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Theatre review: Defender Of The Faith

Wed, Oct 08, 2014

DECADENT THEATRE Company could hardly have timed its new staging of Stuart Carolan’s Defender Of The Faith any better, with its opening coming the night after the premiere of the latest series of Love/Hate, the TV show which Carolan created.

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Cinema review: Gone Girl

Mon, Oct 06, 2014

GILLIAN FLYNN’S 2012 best-seller Gone Girl was just waiting to be made into a movie. It is so well constructed with twists and revelations coming fast and frequent you could smell the popcorn popping with each chapter. The concern for book readers was, who is going to make a story of two unsympathetic, spoiled, and frankly unlikable, millennials into a mainstream Hollywood movie without losing its dark originality?

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DVD Review - Introducing Morrissey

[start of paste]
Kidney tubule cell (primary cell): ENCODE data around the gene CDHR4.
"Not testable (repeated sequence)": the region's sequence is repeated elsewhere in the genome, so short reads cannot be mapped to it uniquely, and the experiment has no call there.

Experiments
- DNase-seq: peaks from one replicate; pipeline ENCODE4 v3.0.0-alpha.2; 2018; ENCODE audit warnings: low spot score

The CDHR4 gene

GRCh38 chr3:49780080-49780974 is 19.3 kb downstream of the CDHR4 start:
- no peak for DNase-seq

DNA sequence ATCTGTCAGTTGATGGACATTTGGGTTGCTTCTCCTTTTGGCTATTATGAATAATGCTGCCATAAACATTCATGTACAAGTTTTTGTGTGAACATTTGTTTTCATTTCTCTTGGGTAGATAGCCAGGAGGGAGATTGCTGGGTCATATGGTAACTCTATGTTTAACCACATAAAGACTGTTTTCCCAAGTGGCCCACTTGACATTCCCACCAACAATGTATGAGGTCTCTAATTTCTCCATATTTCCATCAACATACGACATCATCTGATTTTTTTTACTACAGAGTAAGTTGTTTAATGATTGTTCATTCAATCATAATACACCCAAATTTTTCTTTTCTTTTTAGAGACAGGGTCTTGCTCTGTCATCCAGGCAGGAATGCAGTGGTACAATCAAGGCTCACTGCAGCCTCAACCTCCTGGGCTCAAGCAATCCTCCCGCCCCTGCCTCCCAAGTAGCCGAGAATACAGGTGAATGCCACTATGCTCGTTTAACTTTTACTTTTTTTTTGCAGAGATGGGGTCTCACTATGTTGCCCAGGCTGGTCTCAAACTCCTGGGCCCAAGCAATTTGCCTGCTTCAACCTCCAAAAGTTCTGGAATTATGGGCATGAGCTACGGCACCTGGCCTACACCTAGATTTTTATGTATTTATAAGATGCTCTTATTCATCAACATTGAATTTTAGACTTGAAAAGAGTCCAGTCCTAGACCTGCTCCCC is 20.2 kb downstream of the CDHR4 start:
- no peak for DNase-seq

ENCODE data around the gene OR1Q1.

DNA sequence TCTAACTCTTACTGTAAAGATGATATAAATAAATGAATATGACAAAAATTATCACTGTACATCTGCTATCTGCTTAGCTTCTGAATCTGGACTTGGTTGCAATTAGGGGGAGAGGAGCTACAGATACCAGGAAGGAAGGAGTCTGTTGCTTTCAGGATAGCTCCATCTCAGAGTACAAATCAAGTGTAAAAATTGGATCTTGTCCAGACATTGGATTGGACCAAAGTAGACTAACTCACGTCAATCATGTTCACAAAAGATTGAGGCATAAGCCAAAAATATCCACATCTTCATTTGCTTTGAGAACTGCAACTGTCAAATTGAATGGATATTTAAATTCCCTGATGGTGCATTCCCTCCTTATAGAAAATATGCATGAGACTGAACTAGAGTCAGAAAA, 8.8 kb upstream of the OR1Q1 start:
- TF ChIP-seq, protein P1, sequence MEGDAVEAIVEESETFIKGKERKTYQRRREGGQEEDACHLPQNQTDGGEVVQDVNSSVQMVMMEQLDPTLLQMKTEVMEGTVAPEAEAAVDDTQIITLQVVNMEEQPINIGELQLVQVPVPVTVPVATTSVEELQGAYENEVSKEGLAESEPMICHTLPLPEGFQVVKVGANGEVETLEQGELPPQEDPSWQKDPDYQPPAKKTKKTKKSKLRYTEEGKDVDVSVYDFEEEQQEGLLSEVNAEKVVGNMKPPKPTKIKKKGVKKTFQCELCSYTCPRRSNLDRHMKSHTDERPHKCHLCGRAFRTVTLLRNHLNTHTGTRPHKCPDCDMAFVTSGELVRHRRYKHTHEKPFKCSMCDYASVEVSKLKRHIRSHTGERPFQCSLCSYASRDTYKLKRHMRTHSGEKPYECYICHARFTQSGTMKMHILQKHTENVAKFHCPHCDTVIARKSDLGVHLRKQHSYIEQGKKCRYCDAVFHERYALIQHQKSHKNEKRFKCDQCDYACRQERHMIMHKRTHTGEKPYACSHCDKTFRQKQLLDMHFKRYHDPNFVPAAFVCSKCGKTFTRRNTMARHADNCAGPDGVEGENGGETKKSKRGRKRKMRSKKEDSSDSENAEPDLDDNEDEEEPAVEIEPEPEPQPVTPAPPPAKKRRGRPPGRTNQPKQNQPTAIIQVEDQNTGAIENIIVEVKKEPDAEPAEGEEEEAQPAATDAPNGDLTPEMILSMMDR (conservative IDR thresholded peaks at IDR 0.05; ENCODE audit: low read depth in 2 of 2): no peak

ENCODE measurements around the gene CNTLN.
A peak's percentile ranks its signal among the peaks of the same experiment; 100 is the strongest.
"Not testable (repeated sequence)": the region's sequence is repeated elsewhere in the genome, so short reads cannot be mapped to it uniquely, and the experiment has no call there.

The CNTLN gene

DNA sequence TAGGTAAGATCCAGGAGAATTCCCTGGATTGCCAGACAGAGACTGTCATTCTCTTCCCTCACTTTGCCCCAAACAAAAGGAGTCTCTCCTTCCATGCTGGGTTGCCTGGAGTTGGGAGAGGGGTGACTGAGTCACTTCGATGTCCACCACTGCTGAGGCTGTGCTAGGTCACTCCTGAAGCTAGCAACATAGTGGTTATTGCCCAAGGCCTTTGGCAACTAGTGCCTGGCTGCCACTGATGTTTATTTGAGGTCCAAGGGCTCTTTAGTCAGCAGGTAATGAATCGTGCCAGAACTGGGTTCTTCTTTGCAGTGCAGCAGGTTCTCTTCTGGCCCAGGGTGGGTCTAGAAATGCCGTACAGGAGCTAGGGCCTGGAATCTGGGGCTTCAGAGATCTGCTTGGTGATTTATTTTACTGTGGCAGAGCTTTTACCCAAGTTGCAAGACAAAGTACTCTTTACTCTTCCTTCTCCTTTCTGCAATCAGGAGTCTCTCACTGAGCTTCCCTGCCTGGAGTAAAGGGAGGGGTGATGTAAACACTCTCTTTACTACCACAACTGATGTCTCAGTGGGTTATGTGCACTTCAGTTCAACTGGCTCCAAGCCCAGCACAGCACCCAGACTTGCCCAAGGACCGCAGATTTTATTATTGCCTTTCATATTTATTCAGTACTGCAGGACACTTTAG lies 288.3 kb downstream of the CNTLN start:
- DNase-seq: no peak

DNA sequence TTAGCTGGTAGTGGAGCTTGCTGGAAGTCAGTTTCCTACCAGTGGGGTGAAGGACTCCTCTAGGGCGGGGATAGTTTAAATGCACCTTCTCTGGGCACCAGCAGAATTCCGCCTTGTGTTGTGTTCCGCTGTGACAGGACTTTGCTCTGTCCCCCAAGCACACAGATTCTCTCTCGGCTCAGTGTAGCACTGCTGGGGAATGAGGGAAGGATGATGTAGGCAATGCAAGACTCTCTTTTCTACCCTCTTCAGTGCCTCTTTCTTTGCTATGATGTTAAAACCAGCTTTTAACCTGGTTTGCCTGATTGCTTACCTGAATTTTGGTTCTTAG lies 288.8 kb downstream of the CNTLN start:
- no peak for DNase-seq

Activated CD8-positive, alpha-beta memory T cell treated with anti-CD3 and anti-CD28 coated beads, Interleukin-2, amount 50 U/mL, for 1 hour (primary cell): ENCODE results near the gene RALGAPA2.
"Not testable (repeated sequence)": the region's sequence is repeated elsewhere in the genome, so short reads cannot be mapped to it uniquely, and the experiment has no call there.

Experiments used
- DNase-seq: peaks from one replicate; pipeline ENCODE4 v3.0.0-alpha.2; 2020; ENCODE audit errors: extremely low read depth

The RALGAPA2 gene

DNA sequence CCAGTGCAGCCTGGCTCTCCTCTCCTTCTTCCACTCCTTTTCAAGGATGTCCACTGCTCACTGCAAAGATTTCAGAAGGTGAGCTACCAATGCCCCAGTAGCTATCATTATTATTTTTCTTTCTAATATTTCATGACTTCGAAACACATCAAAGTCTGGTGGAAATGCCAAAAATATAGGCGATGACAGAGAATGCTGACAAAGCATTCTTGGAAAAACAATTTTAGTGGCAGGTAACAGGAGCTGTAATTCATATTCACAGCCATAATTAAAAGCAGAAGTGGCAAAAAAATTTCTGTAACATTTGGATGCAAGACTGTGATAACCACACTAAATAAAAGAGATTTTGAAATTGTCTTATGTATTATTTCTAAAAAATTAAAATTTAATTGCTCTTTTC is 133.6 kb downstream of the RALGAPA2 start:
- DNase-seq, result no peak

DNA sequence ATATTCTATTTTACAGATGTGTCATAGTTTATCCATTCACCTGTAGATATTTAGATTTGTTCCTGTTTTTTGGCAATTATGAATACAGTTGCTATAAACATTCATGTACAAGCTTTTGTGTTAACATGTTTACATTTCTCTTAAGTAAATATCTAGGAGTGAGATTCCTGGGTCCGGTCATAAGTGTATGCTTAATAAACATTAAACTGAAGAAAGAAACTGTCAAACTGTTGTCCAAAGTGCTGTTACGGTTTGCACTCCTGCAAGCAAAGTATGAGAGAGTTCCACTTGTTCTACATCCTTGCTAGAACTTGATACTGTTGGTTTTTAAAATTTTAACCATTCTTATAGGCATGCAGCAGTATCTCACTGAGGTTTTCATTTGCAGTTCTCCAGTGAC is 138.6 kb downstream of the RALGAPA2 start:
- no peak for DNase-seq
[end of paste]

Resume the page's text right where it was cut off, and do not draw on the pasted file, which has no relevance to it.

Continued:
Thu, Oct 02, 2014

Morrissey. Photo:- Rankin

MORRISSEY’S SOLO career could be characterised as a three act play, with a dramatic opening, a sagging middle section, and a triumphant - and still ongoing - third act.

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Sarah Clancy - Galway’s wandering minstrel

Thu, Oct 02, 2014

Sarah Clancy.

FOR THOSE who have seen Sarah Clancy recite her poetry, the title of her latest collection, The Truth & Other Stories, published by Salmon, will come as no surprise.

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Augé and Ramsell’s ‘difficult second albums’

Thu, Oct 02, 2014

Celeste Augé.

IN THE way he presents his work at readings, Billy Ramsell has much in common with other poets who have emerged from the spoken end of the poetry spectrum during the past decade.

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Album review: The New Pornographers

Thu, Sep 11, 2014

THE NEW Pornographers are something of a Canadian indie supergroup, featuring the diverse songwriting talents of AC Newman, Dan Bejar, and particularly Neko Case.

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Album Review - Various artists - Tinmine Soul Supply

Thu, Sep 04, 2014

MENTION THE Numero label in some soul circles and you can nearly hear the toes curling due to the company’s preference for replicating original record labels for its own repressed 45s. For others its nice to have an affordable record the way it would originally have looked.